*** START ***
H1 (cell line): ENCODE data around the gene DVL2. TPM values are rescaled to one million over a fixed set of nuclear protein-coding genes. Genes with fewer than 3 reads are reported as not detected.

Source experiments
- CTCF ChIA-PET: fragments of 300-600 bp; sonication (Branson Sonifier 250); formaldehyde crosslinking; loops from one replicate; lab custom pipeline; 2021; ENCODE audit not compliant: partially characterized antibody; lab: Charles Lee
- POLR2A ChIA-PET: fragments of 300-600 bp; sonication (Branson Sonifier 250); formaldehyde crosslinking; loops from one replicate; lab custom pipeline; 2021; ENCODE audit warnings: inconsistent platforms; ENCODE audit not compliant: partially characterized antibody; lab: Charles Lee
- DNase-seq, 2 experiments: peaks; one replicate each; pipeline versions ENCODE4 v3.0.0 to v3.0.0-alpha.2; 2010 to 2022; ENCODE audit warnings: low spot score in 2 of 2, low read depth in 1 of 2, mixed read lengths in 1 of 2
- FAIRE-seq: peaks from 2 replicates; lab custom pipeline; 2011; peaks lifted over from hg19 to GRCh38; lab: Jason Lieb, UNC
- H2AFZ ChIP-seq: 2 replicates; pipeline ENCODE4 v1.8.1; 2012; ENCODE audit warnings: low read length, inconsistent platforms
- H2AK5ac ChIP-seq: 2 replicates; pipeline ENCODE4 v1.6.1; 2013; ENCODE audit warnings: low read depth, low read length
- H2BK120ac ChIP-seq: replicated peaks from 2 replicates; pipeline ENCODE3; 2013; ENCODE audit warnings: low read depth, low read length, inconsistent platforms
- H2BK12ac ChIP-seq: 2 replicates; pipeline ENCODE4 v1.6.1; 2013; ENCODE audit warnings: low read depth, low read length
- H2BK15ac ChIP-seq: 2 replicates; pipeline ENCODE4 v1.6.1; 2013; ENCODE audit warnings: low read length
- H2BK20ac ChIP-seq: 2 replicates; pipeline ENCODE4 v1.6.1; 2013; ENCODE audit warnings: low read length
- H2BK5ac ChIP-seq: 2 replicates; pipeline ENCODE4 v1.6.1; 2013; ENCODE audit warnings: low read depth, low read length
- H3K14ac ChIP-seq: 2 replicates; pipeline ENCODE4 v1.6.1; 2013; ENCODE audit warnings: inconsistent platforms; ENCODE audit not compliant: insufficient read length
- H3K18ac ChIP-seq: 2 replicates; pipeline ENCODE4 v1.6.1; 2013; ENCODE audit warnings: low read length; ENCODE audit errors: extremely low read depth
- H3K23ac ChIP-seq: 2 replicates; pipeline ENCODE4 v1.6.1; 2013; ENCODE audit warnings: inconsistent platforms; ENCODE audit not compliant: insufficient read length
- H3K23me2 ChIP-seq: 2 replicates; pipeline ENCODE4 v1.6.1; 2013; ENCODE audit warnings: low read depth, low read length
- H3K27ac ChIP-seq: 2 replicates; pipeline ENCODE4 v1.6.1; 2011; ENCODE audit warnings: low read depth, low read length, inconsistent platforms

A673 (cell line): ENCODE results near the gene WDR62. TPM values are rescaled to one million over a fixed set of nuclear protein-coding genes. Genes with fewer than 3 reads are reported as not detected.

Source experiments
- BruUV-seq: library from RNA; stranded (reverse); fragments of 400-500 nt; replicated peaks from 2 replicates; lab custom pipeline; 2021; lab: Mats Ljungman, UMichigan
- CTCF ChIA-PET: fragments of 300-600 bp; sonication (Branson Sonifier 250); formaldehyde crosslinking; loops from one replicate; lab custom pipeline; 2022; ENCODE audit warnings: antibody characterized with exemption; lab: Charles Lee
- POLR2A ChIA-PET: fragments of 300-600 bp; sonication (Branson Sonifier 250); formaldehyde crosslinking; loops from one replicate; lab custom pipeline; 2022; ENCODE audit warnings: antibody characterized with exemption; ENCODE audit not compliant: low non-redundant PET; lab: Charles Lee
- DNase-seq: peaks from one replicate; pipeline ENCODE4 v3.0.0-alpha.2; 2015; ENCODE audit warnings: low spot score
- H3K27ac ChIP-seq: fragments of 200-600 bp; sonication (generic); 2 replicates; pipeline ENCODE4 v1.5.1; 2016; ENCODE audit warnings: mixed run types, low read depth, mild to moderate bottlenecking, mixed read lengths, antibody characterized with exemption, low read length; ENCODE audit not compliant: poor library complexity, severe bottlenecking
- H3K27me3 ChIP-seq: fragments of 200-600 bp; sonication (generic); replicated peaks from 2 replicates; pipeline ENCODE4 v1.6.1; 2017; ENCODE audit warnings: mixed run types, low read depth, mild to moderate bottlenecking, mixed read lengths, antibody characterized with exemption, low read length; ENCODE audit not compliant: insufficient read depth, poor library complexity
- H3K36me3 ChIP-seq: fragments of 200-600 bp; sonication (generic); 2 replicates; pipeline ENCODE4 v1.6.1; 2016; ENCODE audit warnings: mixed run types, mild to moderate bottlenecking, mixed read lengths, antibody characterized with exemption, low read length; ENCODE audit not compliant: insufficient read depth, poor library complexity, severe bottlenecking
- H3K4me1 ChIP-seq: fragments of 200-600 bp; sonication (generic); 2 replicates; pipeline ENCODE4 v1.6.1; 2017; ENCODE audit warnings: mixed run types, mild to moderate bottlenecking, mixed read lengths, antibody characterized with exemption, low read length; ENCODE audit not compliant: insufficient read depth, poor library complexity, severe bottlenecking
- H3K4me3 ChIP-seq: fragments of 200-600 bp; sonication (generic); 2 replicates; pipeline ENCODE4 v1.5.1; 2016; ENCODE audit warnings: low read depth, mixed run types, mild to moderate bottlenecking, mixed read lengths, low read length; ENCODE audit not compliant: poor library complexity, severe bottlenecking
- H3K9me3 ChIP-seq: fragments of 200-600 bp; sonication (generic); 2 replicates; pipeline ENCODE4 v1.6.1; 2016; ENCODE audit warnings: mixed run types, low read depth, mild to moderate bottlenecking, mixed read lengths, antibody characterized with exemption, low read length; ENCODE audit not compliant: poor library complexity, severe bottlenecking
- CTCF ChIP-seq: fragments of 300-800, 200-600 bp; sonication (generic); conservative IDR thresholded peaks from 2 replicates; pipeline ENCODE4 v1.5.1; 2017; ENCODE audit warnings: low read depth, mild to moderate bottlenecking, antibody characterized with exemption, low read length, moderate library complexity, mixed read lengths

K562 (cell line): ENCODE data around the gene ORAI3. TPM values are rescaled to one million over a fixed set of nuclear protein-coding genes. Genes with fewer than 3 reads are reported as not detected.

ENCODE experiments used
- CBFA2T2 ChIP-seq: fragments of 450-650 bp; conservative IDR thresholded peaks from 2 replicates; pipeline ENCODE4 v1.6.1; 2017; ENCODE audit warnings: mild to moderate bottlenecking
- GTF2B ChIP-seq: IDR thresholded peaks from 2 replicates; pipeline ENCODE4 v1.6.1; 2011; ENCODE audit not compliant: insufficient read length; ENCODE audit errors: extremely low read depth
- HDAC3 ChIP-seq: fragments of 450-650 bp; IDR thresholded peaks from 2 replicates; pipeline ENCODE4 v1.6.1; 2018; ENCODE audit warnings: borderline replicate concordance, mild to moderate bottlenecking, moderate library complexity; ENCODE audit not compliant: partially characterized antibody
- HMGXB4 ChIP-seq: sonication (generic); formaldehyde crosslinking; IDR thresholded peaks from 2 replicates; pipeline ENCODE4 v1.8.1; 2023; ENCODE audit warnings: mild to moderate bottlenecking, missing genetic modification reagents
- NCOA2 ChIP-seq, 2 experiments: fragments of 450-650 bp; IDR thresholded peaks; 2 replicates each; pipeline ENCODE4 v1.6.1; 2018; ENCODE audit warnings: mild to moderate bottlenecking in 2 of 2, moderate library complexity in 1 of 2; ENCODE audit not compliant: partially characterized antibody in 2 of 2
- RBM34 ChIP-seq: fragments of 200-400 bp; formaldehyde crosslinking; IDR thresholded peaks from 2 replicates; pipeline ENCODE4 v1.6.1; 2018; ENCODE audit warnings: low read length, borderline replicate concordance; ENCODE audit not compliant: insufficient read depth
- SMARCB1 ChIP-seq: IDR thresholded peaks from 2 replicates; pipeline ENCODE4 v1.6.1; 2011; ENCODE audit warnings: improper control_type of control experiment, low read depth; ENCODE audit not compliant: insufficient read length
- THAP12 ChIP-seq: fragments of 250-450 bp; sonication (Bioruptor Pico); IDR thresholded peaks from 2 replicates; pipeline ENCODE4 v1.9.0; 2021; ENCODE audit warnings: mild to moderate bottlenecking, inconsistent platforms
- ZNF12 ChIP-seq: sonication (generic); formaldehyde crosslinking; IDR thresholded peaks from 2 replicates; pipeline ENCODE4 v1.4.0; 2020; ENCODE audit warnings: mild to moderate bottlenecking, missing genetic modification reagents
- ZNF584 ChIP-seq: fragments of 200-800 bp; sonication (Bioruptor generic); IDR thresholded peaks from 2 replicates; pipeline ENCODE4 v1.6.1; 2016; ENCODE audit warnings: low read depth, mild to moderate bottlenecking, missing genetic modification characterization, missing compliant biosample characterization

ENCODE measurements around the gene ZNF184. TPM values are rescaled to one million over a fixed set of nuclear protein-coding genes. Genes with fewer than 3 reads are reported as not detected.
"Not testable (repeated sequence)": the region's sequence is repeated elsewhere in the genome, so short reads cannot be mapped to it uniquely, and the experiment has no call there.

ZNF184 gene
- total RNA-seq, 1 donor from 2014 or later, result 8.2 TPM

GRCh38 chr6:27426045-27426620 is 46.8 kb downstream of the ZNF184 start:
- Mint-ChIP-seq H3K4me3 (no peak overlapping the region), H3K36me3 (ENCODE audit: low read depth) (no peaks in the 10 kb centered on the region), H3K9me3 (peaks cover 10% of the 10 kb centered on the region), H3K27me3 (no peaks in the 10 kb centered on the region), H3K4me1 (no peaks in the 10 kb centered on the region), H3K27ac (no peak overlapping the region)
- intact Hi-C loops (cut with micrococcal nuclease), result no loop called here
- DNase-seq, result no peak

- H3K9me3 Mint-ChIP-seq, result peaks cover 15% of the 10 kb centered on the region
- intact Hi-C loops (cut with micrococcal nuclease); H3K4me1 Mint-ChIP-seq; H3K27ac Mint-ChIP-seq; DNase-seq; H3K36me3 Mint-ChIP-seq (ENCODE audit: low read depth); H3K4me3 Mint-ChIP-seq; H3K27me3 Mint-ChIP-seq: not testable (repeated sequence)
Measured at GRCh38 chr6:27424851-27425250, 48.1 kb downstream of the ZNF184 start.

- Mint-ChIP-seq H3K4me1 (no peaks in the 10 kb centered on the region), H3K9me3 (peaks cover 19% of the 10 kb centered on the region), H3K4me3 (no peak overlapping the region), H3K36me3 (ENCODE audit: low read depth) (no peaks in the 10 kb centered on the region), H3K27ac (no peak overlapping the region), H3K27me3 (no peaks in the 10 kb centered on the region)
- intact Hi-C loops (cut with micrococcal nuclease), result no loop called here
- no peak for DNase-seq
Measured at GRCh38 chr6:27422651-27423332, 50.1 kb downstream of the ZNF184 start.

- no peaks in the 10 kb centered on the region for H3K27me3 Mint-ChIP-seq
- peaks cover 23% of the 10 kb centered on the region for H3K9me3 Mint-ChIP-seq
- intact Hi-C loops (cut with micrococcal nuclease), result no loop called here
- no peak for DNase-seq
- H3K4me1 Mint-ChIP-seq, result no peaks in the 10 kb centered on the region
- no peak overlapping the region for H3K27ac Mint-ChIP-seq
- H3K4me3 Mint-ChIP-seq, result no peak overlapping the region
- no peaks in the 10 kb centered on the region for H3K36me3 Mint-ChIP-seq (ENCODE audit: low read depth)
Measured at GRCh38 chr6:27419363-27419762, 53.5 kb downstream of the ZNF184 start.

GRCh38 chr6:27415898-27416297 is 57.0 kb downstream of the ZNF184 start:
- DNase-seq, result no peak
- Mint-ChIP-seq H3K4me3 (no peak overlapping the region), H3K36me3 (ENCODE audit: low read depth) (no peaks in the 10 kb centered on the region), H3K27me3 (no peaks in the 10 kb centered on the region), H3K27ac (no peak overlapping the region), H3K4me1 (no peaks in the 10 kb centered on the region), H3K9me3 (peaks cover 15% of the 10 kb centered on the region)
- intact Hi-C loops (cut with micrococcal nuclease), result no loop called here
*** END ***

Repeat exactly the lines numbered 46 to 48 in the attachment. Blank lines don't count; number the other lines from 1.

ZNF184 gene
- total RNA-seq, 1 donor from 2014 or later, result 8.2 TPM

GRCh38 chr6:27426045-27426620 is 46.8 kb downstream of the ZNF184 start: